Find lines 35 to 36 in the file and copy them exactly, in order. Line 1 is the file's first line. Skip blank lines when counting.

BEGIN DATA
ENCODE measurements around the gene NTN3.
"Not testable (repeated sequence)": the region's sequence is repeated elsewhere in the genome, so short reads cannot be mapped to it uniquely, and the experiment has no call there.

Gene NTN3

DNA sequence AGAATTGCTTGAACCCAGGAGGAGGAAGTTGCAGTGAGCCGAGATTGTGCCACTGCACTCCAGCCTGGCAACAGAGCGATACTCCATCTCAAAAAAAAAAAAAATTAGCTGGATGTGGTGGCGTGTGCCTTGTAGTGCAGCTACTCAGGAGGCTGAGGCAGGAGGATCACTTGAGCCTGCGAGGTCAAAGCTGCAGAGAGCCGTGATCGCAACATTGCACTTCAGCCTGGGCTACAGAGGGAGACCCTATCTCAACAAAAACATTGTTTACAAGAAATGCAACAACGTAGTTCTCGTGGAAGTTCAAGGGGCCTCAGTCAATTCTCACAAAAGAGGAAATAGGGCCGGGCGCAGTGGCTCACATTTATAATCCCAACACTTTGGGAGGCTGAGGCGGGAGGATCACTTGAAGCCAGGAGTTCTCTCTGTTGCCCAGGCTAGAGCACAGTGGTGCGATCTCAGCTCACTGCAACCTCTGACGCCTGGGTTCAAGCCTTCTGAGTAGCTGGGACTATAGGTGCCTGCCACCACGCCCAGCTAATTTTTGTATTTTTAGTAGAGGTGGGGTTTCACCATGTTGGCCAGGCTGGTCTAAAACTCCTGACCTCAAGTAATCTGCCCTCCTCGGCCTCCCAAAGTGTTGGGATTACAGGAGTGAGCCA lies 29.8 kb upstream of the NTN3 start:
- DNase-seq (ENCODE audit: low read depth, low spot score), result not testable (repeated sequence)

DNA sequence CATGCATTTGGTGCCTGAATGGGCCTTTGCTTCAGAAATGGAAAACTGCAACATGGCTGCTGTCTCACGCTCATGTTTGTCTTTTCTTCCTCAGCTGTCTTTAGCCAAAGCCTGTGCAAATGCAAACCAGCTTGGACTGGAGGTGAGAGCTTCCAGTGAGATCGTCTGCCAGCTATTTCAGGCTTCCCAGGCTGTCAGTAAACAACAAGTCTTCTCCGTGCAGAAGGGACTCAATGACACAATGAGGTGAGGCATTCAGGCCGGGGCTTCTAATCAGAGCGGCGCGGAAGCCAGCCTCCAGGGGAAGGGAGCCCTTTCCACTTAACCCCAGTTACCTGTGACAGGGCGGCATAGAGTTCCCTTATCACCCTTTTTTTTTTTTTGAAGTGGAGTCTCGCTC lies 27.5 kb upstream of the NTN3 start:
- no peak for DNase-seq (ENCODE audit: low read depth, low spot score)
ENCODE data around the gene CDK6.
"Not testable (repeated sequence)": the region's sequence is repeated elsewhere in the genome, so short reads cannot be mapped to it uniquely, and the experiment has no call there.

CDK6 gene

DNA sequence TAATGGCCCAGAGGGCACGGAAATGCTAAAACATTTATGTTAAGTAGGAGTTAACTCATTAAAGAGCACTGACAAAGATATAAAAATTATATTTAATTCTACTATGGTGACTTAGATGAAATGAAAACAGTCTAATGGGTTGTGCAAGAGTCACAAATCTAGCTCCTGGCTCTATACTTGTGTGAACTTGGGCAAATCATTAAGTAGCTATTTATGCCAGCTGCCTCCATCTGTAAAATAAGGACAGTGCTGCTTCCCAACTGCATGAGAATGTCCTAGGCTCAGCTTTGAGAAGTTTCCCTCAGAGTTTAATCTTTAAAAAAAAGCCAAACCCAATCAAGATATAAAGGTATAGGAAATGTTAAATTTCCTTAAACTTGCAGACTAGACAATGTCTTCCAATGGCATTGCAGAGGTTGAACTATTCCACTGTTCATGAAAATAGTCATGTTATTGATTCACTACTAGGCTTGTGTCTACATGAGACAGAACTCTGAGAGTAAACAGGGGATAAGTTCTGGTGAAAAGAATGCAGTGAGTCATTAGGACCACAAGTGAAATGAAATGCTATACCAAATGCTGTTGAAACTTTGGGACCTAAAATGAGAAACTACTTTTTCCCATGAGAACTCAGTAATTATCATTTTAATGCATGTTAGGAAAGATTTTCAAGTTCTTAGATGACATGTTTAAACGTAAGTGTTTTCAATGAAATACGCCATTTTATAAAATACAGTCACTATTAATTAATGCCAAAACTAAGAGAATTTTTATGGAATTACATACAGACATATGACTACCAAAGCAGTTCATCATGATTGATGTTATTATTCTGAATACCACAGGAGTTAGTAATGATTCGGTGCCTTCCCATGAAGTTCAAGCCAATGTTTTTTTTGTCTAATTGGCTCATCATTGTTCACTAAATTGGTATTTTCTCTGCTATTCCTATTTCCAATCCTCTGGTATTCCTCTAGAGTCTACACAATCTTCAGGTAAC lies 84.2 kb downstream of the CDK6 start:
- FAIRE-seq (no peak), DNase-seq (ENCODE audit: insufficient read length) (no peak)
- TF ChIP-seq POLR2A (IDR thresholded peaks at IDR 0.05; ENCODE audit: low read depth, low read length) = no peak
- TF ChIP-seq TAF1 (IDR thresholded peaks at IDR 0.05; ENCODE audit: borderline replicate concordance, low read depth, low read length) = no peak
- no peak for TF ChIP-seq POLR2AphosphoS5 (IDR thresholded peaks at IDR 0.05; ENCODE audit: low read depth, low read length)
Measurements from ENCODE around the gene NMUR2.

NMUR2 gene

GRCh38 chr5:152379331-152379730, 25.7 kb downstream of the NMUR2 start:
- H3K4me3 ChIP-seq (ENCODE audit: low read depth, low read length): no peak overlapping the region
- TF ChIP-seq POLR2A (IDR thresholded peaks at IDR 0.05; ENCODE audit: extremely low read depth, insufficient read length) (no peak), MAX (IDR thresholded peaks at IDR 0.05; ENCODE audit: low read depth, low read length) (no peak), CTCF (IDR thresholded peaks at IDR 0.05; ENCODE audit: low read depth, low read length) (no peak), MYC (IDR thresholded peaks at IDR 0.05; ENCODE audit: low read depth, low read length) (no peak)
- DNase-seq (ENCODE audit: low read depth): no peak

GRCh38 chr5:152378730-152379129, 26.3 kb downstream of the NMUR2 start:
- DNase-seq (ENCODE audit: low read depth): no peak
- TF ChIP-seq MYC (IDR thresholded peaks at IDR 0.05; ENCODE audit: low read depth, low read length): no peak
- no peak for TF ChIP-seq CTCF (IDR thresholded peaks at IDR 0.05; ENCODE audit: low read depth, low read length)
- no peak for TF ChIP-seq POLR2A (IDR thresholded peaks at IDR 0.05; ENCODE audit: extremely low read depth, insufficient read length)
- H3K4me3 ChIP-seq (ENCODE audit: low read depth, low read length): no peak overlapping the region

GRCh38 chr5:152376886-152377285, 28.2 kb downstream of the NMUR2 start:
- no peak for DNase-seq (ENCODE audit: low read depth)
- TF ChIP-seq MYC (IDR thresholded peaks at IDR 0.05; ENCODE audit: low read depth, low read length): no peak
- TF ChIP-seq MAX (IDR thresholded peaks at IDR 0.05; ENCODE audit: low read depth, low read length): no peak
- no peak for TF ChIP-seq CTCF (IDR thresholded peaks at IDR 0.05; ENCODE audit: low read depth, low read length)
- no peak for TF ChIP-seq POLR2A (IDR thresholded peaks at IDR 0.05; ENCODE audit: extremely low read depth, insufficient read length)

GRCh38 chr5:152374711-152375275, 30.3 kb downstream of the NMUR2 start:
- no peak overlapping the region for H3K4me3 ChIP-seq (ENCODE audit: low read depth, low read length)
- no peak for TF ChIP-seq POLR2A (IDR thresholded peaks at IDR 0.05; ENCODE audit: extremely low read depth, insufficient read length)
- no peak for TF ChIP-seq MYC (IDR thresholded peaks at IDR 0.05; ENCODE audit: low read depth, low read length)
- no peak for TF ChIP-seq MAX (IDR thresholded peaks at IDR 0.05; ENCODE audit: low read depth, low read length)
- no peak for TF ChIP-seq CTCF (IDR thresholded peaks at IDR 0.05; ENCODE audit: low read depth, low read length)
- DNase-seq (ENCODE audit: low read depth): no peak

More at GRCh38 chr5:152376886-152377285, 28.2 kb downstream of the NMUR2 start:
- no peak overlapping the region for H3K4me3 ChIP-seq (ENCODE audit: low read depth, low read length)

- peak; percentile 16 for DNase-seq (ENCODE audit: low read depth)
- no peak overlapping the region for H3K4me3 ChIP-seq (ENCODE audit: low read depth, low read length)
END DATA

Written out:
- no peak overlapping the region for H3K4me3 ChIP-seq (ENCODE audit: low read depth, low read length)
- no peak for TF ChIP-seq POLR2A (IDR thresholded peaks at IDR 0.05; ENCODE audit: extremely low read depth, insufficient read length)